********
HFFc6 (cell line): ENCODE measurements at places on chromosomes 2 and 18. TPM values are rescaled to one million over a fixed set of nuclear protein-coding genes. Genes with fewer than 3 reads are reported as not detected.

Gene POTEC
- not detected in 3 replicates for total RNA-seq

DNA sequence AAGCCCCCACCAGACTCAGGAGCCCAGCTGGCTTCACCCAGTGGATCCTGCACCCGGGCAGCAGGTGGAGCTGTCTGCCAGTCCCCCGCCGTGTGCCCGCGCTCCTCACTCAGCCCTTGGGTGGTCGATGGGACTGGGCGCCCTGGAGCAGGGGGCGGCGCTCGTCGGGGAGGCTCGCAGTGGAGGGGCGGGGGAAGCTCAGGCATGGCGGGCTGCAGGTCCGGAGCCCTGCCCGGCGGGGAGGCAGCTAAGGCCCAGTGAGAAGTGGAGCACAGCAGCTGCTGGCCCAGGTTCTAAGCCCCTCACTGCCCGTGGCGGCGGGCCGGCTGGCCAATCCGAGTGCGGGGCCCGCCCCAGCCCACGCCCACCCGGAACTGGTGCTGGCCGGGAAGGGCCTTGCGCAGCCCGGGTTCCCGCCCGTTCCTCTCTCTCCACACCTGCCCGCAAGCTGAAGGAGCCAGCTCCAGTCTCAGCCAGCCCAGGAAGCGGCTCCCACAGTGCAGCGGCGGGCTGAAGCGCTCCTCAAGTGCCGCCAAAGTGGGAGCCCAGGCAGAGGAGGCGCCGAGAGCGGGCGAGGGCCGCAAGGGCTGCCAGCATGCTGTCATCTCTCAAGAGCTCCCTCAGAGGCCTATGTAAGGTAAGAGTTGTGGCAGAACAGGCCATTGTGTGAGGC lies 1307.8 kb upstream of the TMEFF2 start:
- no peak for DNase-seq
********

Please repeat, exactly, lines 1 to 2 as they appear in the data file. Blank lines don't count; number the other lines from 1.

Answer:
HFFc6 (cell line): ENCODE measurements at places on chromosomes 2 and 18. TPM values are rescaled to one million over a fixed set of nuclear protein-coding genes. Genes with fewer than 3 reads are reported as not detected.

Gene POTEC